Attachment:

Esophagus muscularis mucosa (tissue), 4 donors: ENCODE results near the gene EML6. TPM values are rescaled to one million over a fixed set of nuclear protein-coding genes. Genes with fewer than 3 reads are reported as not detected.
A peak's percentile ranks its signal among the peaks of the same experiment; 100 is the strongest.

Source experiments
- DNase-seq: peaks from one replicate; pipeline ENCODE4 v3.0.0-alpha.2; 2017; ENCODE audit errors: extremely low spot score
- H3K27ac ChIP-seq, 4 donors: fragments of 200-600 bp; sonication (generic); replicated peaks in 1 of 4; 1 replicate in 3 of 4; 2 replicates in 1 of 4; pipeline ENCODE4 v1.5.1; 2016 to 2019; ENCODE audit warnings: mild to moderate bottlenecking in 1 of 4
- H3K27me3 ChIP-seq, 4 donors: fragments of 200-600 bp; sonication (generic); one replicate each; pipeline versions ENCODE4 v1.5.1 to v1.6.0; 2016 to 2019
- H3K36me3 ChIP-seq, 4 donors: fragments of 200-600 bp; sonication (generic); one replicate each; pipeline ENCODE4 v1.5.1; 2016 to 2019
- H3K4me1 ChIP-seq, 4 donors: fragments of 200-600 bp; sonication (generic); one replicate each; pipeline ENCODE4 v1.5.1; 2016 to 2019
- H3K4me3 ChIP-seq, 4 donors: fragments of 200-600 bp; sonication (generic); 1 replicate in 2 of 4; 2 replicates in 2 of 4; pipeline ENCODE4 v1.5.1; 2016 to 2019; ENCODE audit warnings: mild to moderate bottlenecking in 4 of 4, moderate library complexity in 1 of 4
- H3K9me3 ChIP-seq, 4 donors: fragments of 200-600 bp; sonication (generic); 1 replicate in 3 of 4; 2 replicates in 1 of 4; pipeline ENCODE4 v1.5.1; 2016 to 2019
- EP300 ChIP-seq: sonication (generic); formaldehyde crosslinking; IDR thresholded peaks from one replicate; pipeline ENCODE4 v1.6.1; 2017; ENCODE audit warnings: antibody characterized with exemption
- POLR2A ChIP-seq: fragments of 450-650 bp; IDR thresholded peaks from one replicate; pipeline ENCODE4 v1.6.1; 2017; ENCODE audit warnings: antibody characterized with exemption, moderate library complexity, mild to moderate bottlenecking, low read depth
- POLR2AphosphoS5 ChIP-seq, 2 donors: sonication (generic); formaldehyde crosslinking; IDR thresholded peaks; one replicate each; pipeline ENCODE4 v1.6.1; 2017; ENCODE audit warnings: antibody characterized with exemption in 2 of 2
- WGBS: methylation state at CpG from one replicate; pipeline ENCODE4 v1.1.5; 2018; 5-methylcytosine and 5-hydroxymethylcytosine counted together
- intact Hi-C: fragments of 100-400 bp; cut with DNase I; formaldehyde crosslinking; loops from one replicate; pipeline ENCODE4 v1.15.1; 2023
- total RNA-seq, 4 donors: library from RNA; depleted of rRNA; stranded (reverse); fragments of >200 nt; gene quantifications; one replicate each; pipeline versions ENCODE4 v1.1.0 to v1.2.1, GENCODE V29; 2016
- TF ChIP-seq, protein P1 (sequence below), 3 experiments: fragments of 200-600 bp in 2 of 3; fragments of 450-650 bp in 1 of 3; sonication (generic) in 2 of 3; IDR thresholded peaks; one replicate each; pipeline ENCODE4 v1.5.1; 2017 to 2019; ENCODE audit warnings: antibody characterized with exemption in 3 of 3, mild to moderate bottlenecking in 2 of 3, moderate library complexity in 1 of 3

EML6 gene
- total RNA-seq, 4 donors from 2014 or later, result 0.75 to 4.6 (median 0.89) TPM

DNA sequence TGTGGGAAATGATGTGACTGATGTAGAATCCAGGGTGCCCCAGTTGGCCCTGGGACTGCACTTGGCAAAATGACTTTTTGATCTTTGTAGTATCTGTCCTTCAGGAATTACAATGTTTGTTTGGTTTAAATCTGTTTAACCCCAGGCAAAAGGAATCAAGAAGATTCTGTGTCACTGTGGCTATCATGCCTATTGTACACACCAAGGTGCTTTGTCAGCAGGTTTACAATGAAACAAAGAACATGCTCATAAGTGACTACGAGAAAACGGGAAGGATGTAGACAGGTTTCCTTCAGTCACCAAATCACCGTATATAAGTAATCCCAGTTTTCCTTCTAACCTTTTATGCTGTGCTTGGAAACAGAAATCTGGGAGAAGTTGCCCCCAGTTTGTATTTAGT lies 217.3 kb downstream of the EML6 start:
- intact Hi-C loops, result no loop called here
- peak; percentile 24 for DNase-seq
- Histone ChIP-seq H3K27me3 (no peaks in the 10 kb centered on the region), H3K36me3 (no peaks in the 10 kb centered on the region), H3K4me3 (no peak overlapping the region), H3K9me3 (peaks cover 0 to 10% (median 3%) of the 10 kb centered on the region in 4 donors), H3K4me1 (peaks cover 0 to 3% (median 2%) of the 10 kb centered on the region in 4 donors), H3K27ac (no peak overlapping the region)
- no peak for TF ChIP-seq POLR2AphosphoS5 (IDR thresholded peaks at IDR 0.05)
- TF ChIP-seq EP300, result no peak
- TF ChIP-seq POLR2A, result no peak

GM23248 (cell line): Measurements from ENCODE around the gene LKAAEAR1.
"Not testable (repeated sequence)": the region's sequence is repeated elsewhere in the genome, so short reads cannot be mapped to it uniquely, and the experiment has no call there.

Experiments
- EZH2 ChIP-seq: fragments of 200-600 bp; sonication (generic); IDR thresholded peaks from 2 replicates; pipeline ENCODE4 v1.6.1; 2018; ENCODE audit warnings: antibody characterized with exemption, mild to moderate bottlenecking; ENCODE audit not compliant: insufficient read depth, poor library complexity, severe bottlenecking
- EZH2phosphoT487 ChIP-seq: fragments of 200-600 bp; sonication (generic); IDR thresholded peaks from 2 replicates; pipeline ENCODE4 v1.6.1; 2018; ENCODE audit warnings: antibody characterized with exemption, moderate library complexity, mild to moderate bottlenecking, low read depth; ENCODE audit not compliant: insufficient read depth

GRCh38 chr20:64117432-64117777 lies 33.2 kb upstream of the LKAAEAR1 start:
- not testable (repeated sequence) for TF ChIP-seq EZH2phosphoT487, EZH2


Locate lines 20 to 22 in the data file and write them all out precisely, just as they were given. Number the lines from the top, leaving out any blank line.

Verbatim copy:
DNA sequence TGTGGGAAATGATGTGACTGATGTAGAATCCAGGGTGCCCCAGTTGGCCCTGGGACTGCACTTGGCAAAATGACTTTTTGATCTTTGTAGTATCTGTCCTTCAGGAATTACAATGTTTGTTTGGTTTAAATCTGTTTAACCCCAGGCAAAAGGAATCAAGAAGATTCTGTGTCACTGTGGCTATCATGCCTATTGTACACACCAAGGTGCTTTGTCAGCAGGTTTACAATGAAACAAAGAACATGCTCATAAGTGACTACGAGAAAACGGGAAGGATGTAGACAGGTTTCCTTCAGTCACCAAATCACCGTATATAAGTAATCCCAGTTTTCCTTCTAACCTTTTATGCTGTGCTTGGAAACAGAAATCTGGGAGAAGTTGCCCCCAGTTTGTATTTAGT lies 217.3 kb downstream of the EML6 start:
- intact Hi-C loops, result no loop called here
- peak; percentile 24 for DNase-seq